This week, with the two-year anniversary of Hurricane Katrina approaching, it's worth noting that the storm is still trying to knock down one more person as it blows its way into the history booksHaley Barbour.
In an article written by the Bloomberg news service and then run as a front-page story by The Clarion-Ledger this past Sunday, Barbour's family and business connections were laid bare for readers to absorb, including instances where some appear to have profited from sub-standard work done on the Coast.
The story raises questions about the money that two of Barbour's nephews have made in the wake of the tragedy as the principals of Capitol Resources, LLC, a firm they joined as lobbyists soon after Barbour took office.
It likewise touches on the troubles that his niece by marriage, Rosemary Barbour, has had in an FBI investigation into possible fraud related to her company, Alcatec LLC, which received nearly $27 million in U.S. government contracts to maintain FEMA trailers.
Perhaps most disconcerting, however, are the fees that Barbour's lobbying firmBarbour Griffith & Rogers LLChas generated in Mississippi. The firm represented the Hard Rock Casino in its attempts to "expedite" a liquor permit; it made money from a company that was started up after Katrina to produce "transportation grade" rock from a quarry, but little has come of it.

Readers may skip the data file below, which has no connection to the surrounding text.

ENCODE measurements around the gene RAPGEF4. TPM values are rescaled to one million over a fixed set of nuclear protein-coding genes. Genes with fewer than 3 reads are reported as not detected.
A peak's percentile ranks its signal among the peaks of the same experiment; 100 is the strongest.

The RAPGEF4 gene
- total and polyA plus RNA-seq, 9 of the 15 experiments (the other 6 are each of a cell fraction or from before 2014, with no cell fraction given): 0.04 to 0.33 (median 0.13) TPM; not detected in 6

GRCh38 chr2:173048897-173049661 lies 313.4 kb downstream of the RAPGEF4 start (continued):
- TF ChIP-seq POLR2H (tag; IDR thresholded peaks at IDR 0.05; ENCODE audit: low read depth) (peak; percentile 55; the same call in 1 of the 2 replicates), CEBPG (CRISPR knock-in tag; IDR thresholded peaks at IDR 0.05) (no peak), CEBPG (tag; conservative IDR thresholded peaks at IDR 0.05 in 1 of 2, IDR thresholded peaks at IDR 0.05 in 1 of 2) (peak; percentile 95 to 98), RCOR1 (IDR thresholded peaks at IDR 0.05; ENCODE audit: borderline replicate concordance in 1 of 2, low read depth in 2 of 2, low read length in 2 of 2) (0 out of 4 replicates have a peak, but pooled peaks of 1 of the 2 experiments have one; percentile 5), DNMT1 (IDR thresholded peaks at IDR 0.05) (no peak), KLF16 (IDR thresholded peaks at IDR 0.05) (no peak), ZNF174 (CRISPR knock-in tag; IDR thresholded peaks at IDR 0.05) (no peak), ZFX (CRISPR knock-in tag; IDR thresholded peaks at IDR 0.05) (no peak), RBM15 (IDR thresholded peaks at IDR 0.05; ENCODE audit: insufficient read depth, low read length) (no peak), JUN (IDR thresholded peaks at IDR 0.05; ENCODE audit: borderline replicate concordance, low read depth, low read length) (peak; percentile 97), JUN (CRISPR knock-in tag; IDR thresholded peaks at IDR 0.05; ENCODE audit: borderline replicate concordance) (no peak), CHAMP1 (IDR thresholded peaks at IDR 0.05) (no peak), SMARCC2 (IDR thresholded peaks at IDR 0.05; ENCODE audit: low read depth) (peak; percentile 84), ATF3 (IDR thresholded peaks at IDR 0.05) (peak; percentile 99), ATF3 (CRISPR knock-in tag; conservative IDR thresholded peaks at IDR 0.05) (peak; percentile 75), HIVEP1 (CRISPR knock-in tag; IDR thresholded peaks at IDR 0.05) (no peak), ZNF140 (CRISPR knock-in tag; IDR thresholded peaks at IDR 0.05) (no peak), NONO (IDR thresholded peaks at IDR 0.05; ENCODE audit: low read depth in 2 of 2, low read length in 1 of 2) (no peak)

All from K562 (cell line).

The thread throughout all of these items? Contracts and fees where your last name comes in handy. The most troubling thing about Barbour since before he won this office was his career as a D.C. lobbyist. That's a person who greases the wheels to get politicians to do what big corporations want them to do.
Looking back four years, it's clear that the lobbyist past still haunts him.
The first hint might be that his lobbying firm still has the name "Barbour" on its letterhead. Now we learn that Barbour is dodging disclosure of the sources of his personal revenue, which has been placed in a "blind trust." Clearly, he knows where he makes his money, and he'd prefer to clam up and see if he can win re-election anyway. We are very concerned that the governor of Mississippi makes decisions with more at heart than simply the needs of the people of the state of Mississippi. His stance against the cigarette/grocery tax swap, his Johnny-come-lately attitude on fully funding education and his hands-off approach to Big Insurance suggest that he may still feel a great deal of fondness for his firm's clientsand perhaps an affinity for those of his nephew's firms, as well.
We call on Barbour to make it clear that his future livelihood isn't tied to the success of his firm's clients. Better yet, he should disengage from the firm completely, focusing 100 percent on governance in the Magnolia State.